Which brings me to the kitchen. This picture shows what I'm working with. That's it. About 1 foot of 'counter' space, a mini-stove and fridge. It's beyond minimal, but I'm used to it and it makes me feel very accomplished to wrest a three-course dinner from its tiny confines. I use the floor a lot for extra work space, but don't tell my mom.
The oven cracks me up. It's quite new, installed when I moved in last June, and presumably ordered from Slum Landlords 'R Us. There are no temperature settings on the oven dial. Observe.
The manual says, and I quote, "Imagine that the control has three sections: Low, Bake, and Broil." Uhh, imagine that it had some *numbers* printed on it! Being an engineer, I busted out the protractor and charted out where basics like 350 and 425 should be, based on the temperature range given in the manual. Those black marks on the dial are my work. After a few weeks of everything either burning or taking five hours to cook, I got an oven thermometer and discovered that I should also be imagining the dial working in reverse. Turning the dial towards high lowers the temperature, turning toward low raises it. D'oh.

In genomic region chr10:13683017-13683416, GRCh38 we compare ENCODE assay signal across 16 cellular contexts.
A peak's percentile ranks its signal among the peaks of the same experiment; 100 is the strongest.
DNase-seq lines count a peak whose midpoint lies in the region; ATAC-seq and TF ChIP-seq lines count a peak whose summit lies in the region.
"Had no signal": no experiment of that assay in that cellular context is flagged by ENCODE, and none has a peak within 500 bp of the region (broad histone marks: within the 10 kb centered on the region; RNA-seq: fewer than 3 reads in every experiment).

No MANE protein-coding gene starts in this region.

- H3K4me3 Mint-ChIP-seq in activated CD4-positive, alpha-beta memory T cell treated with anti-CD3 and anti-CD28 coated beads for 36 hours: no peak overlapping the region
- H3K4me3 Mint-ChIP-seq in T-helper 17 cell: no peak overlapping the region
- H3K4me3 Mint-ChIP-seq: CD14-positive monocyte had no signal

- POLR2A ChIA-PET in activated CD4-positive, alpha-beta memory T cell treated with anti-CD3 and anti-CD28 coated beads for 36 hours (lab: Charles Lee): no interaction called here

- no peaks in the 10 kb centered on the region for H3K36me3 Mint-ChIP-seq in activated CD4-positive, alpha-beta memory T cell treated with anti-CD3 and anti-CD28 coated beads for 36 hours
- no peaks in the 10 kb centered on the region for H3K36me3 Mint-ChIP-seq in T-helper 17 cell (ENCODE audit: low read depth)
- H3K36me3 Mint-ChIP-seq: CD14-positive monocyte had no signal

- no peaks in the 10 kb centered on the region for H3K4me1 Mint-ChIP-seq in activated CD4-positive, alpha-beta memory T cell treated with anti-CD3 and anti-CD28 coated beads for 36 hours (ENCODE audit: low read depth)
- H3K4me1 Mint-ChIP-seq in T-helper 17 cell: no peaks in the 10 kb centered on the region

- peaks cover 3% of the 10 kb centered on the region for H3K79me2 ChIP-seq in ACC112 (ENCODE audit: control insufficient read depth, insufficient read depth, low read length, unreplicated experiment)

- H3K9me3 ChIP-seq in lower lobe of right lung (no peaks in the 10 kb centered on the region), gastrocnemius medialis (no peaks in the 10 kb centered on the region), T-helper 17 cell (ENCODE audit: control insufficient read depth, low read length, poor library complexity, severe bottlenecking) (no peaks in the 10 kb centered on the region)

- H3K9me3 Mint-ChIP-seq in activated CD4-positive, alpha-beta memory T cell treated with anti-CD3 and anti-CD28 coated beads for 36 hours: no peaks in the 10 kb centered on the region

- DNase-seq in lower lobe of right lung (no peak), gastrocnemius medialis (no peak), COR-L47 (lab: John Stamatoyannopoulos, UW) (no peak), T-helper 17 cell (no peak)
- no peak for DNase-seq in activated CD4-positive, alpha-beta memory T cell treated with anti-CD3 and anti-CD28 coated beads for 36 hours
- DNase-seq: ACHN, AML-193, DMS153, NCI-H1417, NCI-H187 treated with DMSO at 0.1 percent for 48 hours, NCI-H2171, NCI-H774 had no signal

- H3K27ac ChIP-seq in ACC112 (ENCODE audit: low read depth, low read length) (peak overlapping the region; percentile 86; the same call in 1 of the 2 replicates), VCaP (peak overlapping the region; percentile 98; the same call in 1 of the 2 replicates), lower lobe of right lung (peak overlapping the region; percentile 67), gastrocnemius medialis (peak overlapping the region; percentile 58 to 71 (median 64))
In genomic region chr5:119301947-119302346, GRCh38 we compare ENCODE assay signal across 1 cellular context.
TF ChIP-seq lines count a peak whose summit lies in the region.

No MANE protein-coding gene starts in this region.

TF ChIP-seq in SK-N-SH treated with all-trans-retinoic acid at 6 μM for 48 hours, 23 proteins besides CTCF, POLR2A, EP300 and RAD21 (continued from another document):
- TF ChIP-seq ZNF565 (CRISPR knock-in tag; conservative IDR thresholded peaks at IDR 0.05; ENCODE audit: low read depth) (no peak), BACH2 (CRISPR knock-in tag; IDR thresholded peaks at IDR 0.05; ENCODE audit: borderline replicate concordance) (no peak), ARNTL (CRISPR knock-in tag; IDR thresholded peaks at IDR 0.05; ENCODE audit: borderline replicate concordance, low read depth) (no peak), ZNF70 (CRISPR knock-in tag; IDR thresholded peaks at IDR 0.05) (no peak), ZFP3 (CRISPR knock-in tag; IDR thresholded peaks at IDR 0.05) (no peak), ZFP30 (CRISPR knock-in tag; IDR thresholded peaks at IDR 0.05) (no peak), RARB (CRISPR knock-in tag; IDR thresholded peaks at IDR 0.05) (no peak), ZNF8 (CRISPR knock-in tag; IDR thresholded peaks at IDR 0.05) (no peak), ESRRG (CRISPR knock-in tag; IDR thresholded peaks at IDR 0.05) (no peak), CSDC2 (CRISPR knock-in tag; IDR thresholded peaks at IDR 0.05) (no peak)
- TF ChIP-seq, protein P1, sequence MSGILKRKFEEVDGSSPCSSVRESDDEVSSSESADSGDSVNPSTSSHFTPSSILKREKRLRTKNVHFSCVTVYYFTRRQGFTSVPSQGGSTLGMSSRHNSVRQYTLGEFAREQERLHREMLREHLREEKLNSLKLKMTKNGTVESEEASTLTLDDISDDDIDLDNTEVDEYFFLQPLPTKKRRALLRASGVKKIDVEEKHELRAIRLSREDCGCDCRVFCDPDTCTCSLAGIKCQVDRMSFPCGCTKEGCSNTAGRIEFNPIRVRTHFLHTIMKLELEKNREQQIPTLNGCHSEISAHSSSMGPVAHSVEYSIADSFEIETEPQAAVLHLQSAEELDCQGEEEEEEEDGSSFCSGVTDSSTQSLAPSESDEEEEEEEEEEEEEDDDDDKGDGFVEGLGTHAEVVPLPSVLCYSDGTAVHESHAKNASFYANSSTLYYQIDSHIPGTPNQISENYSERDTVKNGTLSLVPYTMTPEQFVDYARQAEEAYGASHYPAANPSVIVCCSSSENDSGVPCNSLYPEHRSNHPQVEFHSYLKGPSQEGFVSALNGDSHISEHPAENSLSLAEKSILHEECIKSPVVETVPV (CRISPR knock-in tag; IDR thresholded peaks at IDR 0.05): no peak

It must be impossible to make a bad gas range, though, cause that part works great. I hope to never again suffer the indignities of an electric range, but one day I'd like to have a full size stove I can get two big pans on at the same time.
Absolutely fantastic. As the recipe says, they're somewhere between cake-y and fudgy, definitely more cake-like than the brownies of my youth (which came from a box). They're like really really really rich chocolate cake squares. I think they'd be even better with a little chocolate icing on top.